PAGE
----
But the writing all but says these are most definitely not full-grown adults. As a child, the squire falls apart for me. The most glaring problem is the face on the templar helmet. The face has funny proportions; a truncated cylinder would look better than the pinched cylinder shape he has now. The character is much funnier if the helmet is simply way too big for him which could be better conveyed without the face at all. The helmet should be bobbing around in animation (bonus points if when the Squire gets hit the helmet spins in a circle) to reinforce the fact that the helmet is just too much for the little lad. This would better imply the incompetence of youth than the little knight-in-training forgetting his pants. Which, of course, brings us to the underpants. A better option than boxers would be briefs. I’m not sure about yourselves, but in my life, boxers were big-boy underwear; I wore briefs when I was little. Bart Simpson from The Simpsons and Calvin of Calvin and Hobbes both wear briefs. I feel confident in suggesting that little boys in cartoons are supposed to be wearing briefs. Thinking about it a bit, briefs tend to exaggerate character traits — gross men are grosser in briefs, awkward men are more awkward in briefs, sexy men are sexier in briefs; kids are cuter in briefs (or in Bart and Calvin’s case, more mischievous). Of course, the briefs won’t have the heart-print nod to Sir Arthur, so if boxers are the insisted option, make them baggy. Clothes always look better on cartoony kids if they’re exaggerated. Now, the idea that no one is around to dress the poor kid is funny and the missing pants convey that a bit, but they don’t go nearly far enough. Plate armor is complicated and there should be some other clearly missing or crooked pieces of armor to make this message clear. It should be either or.

    I don’t like how the squire works as a child, but you’d have to have no familiarity with any other cartoon works to assume that these characters might be teenagers. Teenage years are defined by having an awkward, rapidly changing body. It is necessary for teenaged character designs to communicate these facts. Long arms and legs, big hands and feet and a posture that implies height are usual tools for this sort of work; big head, compact bodies are not. These characters can not be interpreted as teenagers. Also, teenagers would never, ever, ever forget their pants, under any circumstances. Especially not if he’s supposed to be a knight-in-training; his pride would not allow it. Losing them in combat? Maybe. But then his attitude would become embarrassed more than boisterous.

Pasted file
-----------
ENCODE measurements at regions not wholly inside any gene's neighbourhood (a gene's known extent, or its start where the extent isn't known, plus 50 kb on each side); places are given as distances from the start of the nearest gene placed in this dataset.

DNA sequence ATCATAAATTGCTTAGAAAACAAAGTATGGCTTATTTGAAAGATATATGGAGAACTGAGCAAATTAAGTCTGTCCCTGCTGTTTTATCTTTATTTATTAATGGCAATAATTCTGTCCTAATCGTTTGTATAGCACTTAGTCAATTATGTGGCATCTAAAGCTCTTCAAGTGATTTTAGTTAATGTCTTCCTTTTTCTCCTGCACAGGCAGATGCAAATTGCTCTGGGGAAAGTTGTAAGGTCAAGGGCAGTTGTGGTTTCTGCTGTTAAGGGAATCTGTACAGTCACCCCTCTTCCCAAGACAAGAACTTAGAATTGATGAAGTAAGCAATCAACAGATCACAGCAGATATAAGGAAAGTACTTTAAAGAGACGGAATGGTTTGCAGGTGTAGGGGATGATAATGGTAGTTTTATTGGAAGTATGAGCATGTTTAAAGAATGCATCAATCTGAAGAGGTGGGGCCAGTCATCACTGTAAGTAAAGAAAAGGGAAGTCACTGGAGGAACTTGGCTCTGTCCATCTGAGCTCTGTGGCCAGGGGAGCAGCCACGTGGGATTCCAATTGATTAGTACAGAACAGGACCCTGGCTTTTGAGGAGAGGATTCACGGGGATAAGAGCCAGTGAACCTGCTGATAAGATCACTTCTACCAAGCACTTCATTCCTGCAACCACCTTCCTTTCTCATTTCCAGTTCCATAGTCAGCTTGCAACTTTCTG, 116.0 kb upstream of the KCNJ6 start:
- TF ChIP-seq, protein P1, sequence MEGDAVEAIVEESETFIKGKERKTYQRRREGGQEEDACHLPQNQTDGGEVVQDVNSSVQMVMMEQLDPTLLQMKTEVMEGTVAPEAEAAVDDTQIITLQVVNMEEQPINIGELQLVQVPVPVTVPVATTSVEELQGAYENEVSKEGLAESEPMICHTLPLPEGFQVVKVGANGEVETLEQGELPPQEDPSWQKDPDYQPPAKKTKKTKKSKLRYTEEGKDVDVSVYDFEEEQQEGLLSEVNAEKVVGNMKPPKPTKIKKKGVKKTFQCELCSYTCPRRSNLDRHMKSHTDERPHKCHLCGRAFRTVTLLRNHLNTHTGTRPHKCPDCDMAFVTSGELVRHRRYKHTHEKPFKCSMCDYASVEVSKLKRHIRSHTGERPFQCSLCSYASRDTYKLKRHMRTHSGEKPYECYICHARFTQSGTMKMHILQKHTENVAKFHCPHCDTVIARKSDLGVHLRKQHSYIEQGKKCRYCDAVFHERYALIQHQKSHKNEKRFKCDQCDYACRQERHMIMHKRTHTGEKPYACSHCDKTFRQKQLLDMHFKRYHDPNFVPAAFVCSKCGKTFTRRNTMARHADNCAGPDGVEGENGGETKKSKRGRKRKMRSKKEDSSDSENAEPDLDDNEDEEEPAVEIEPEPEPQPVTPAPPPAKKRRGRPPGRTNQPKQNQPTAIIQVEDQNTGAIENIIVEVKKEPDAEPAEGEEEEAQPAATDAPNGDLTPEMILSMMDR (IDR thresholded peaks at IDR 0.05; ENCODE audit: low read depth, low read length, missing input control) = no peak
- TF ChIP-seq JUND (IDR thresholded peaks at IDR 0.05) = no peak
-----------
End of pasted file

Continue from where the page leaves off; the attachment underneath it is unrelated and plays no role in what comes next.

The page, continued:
Finally, inconsistencies in the design are further exacerbated by terrible, simple, plain, boring, and sluggish animations. The straight motion of the animations lack strong keyframes and fail to imply weight making the most basic task in the game — going from point A to point B — dull and uninteresting.

    The adorable sweetness of the visuals that everyone espouses with this game is really only visible at a glance. Peeling off a layer or two and thinking about it makes clear that the game never even tries to live up to its promise of childish glee and abandon.

  3. Yeah, boy, I like my cartoon elves to be simultaneously sexualized and keebler-ized.

    It’s like an infinite inward spiral of wrong. :[

  4. At first I simply couldn’t play the game. I couldn’t stand the character visual designs and stiff animations. I did get back into it once I found friends to play with, and custom colored my hero so harshly as to make me ignore their design. The game is extremely fun with friends!

    As tungstenHead’s comment mentioned, my immediate reaction (visually) to the game was unease over the huntress. I, too, believed the heroes to be children/pre-teens, which made me very uncomfortable with the sexuality clearly shown with the huntress (especially in the game’s art/wallpaper section…Yikes).

    On a side-note, I can’t wait for the barbarian hero. Love barbarians!

  5. Your argument is just dumb. Sure they are suppose to be more towards the age of trainees; that would place them into the 10-14 year old range. My gf when she was 12-13 already had DDD cup size breast. Your ranting over something insignificant. Play the damn game. If it’s not the game for you for decent reasons that’s okay but dont whine and complain over something so dumb. It’s hardly a gratuitous display of expressed sexuality. You probably can’t watch anything on tv, movies, books or any form of entertainment if everything must be sensitive and politically correct for you to enjoy something.

    You lose! Good Day sir

  6. Who cares?? really, its a game. And if you people would bother to actualy play it for a bit you would find out that it’s a really good game too.